Paper No. 9
Presentation Time: 1:30 PM-5:30 PM
LASER-BASED 3D GEOLOGIC MAPPING, FROM FEATURE TRACING TO PHOTOREALISTIC OUTCROPS: AN OVERVIEW WITH CASE HISTORIES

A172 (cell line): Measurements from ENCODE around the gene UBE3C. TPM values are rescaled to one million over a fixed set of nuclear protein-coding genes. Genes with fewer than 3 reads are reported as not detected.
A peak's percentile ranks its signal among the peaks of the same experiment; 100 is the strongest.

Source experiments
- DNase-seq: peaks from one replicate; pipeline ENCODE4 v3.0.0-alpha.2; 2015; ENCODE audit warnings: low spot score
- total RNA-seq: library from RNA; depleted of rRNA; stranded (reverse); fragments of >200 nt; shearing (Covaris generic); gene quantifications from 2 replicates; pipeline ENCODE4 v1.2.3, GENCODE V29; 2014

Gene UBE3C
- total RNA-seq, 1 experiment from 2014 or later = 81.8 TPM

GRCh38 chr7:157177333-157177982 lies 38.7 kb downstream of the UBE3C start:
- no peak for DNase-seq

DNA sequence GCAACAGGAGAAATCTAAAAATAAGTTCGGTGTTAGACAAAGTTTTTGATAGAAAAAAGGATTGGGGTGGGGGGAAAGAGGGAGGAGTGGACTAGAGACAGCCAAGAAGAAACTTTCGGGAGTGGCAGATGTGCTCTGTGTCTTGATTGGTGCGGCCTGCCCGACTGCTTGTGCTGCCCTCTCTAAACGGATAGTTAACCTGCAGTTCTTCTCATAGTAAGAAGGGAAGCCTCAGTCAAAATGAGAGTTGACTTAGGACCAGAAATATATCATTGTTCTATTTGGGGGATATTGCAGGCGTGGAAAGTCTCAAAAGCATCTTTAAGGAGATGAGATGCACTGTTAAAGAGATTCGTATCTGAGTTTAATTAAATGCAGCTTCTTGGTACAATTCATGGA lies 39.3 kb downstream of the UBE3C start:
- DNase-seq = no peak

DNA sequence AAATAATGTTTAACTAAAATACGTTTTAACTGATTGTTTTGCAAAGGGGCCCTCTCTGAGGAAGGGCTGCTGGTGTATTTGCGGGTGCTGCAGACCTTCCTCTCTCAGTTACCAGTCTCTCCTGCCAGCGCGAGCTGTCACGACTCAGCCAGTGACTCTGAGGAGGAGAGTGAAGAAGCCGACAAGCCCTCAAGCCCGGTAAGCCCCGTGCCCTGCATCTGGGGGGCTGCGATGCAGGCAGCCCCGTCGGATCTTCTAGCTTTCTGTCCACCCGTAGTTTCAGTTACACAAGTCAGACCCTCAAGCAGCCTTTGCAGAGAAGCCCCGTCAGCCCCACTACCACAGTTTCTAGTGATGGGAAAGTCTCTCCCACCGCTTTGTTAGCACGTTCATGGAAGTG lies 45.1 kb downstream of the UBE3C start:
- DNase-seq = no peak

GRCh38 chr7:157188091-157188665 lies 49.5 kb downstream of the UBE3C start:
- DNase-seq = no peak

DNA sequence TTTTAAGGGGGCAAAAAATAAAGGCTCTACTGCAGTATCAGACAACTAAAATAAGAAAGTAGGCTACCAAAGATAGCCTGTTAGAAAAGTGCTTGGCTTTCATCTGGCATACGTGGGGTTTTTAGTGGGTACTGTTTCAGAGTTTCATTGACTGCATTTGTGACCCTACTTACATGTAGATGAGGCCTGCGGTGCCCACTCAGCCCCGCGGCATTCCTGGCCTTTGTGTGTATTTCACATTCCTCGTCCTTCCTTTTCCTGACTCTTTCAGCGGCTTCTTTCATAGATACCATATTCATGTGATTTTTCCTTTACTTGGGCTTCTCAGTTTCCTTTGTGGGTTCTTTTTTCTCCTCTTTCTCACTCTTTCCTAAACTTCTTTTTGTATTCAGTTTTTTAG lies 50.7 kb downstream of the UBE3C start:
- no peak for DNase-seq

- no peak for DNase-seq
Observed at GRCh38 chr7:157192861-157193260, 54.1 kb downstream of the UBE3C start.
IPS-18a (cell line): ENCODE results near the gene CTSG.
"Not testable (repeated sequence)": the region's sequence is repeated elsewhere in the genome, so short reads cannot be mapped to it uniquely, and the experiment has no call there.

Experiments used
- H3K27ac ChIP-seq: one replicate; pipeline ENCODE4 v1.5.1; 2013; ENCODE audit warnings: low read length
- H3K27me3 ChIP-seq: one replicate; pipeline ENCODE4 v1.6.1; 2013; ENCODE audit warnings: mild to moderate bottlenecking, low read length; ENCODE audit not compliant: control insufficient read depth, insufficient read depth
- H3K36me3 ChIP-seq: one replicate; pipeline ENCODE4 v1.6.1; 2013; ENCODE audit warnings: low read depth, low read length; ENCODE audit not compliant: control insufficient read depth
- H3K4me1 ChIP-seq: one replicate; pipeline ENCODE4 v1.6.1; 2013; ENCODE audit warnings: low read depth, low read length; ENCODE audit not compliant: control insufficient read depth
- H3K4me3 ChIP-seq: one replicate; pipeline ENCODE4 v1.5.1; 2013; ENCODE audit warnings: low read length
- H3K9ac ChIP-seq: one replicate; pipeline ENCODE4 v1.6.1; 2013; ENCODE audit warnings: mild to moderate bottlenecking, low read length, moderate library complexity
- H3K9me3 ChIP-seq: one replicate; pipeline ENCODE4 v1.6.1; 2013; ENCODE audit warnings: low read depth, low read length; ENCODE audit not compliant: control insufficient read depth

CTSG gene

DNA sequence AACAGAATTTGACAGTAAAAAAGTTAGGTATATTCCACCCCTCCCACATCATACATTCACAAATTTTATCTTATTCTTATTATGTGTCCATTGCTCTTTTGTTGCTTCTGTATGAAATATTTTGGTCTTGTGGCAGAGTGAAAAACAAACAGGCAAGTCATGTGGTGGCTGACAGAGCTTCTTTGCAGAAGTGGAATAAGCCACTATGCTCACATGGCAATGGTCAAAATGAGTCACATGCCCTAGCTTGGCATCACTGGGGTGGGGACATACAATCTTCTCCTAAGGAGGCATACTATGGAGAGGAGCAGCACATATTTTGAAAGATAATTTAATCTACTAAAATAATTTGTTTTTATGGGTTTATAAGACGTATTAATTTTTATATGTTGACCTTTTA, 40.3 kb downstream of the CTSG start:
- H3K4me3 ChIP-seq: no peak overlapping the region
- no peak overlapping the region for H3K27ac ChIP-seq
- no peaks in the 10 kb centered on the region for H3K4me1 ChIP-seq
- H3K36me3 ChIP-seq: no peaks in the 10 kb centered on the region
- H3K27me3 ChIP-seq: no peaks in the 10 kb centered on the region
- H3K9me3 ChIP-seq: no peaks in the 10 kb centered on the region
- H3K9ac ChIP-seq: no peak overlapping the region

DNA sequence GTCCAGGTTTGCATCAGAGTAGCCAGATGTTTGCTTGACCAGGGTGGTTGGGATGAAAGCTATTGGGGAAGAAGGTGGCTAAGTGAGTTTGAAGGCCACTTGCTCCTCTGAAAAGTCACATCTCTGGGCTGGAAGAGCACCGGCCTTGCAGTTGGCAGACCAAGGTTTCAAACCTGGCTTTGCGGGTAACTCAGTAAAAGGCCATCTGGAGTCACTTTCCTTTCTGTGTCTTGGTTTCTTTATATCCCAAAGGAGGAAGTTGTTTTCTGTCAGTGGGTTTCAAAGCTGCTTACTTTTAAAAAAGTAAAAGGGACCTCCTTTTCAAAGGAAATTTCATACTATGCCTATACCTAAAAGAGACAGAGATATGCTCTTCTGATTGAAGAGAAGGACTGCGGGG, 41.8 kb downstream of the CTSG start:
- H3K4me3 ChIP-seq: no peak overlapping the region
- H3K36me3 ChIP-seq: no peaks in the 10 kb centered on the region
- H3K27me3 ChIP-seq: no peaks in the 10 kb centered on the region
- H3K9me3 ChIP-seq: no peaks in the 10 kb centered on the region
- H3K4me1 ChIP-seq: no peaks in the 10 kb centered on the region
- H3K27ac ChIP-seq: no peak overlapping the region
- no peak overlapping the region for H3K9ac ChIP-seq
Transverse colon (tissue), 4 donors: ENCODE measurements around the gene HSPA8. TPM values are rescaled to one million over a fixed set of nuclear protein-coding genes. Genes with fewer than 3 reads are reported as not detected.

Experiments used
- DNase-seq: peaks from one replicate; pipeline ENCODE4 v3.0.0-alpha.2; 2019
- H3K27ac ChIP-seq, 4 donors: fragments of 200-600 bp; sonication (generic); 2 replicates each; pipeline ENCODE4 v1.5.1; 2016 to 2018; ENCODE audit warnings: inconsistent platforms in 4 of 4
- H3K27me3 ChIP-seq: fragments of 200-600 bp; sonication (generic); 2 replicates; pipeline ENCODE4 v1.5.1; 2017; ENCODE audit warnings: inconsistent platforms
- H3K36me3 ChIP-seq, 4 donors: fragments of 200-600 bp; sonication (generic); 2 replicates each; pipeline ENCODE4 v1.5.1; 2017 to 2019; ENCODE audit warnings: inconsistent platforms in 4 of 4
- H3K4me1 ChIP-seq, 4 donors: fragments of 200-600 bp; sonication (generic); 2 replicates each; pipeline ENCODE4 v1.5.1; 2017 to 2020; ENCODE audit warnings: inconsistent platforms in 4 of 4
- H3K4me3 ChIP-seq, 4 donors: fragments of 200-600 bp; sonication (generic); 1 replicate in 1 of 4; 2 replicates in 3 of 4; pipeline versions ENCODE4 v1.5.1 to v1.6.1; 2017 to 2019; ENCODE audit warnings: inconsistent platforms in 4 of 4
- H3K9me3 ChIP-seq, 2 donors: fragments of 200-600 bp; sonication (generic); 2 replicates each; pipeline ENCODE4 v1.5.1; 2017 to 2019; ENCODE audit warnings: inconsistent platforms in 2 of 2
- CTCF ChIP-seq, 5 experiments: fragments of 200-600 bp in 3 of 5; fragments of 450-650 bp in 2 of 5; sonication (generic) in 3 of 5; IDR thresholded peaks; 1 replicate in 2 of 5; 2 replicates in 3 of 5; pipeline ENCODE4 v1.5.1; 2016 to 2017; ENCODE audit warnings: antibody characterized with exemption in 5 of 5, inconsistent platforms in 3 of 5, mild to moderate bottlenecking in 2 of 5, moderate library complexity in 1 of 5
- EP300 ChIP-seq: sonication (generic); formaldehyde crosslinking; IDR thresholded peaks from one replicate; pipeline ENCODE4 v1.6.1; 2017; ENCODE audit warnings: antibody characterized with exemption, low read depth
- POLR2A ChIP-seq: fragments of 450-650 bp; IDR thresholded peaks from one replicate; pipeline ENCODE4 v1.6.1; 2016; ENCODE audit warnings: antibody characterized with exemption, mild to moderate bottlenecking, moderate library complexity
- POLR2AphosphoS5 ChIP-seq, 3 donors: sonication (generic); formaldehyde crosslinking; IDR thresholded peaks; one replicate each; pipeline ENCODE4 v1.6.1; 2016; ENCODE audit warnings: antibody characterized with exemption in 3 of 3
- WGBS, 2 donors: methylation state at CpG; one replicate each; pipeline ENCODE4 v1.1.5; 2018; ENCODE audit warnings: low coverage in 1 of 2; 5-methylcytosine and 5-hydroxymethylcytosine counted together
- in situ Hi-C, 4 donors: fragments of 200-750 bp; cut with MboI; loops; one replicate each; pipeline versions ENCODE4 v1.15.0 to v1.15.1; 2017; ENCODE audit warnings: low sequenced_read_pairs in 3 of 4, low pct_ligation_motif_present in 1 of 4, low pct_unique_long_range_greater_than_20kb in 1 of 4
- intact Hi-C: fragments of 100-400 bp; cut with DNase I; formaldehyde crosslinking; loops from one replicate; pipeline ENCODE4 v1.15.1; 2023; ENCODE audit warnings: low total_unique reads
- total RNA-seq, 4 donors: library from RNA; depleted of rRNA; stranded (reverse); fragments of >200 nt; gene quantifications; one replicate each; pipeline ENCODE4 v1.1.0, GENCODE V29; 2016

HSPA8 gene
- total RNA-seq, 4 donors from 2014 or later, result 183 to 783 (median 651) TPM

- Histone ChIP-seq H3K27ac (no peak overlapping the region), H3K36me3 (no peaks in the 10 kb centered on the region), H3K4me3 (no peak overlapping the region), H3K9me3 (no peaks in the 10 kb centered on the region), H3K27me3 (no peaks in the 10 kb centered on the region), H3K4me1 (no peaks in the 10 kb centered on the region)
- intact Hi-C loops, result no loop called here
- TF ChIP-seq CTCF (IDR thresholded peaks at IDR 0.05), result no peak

It is feasible for the geologist to efficiently, accurately and digitally capture 3D geology at close range because of the global coordinates from the Global Positioning System (GPS), reflectorless laser rangefinding technology (RLR) and a unique way to combine this information with imagery, at a wide range in cost and sophistication depending on the objective. The RLR can trace geologic features, such as contacts and faults in 3D using GIS based software integrated with GPS. Examples of such mapping are subtle regional structures in Wyoming (relatively small amplitude folding, less than 100m, and long wavelengths, several kilometers) and detailed sedimentology in the Ferron sandstone in Utah (for reservoir characterization which included GPS positioned ground penetrating radar, wells and stratigraphic sections). At high cost and complexity is the use of fast laser scanners (ground LIDAR) capturing the outcrop at high resolution and accuracy, some even recording the visible spectrum at the laser points. More advanced than this is the integration of the detail of scanning and the pixel information of close-range imagery capturing the entire outcropping digitally and photorealistically, e.g. a true 3D virtual outcrop. The color information is mapped (not rubber sheeted) onto the high resolution terrain. With such outcrops, one can navigate or observe from various locations, perspectives and distances the outcrop, e.g. take a virtual field trip. The identification of specific features and their digitization in three-dimensions can be done in the office as shown with photorealistic outcrops around the world. Issues about data sharing, such as standardizing formats, archiving and requirements for its utilization, need to be addressed.